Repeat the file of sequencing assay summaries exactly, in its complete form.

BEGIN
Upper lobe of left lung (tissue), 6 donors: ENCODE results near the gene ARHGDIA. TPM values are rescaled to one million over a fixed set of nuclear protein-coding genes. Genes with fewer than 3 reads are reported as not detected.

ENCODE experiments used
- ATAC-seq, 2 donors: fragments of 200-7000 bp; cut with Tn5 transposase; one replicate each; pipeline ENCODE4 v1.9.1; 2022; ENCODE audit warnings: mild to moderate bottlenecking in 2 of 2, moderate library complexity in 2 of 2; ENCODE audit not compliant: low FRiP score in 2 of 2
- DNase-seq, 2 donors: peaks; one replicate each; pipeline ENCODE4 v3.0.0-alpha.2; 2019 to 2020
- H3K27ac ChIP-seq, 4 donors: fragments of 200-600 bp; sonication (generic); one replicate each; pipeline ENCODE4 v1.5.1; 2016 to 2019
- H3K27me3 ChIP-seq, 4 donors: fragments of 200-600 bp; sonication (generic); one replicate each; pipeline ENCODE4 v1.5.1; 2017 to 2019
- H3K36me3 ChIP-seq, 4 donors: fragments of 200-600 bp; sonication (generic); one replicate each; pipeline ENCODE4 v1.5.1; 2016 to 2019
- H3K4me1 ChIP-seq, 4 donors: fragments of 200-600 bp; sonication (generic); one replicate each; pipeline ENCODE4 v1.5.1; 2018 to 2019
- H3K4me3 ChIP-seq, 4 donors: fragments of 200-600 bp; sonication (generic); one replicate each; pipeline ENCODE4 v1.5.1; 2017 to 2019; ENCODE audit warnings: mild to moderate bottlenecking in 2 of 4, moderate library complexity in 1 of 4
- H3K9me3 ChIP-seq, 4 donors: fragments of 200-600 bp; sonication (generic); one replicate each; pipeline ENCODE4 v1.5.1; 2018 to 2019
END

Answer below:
Upper lobe of left lung (tissue), 6 donors: ENCODE results near the gene ARHGDIA. TPM values are rescaled to one million over a fixed set of nuclear protein-coding genes. Genes with fewer than 3 reads are reported as not detected.

ENCODE experiments used
- ATAC-seq, 2 donors: fragments of 200-7000 bp; cut with Tn5 transposase; one replicate each; pipeline ENCODE4 v1.9.1; 2022; ENCODE audit warnings: mild to moderate bottlenecking in 2 of 2, moderate library complexity in 2 of 2; ENCODE audit not compliant: low FRiP score in 2 of 2
- DNase-seq, 2 donors: peaks; one replicate each; pipeline ENCODE4 v3.0.0-alpha.2; 2019 to 2020
- H3K27ac ChIP-seq, 4 donors: fragments of 200-600 bp; sonication (generic); one replicate each; pipeline ENCODE4 v1.5.1; 2016 to 2019
- H3K27me3 ChIP-seq, 4 donors: fragments of 200-600 bp; sonication (generic); one replicate each; pipeline ENCODE4 v1.5.1; 2017 to 2019
- H3K36me3 ChIP-seq, 4 donors: fragments of 200-600 bp; sonication (generic); one replicate each; pipeline ENCODE4 v1.5.1; 2016 to 2019
- H3K4me1 ChIP-seq, 4 donors: fragments of 200-600 bp; sonication (generic); one replicate each; pipeline ENCODE4 v1.5.1; 2018 to 2019
- H3K4me3 ChIP-seq, 4 donors: fragments of 200-600 bp; sonication (generic); one replicate each; pipeline ENCODE4 v1.5.1; 2017 to 2019; ENCODE audit warnings: mild to moderate bottlenecking in 2 of 4, moderate library complexity in 1 of 4
- H3K9me3 ChIP-seq, 4 donors: fragments of 200-600 bp; sonication (generic); one replicate each; pipeline ENCODE4 v1.5.1; 2018 to 2019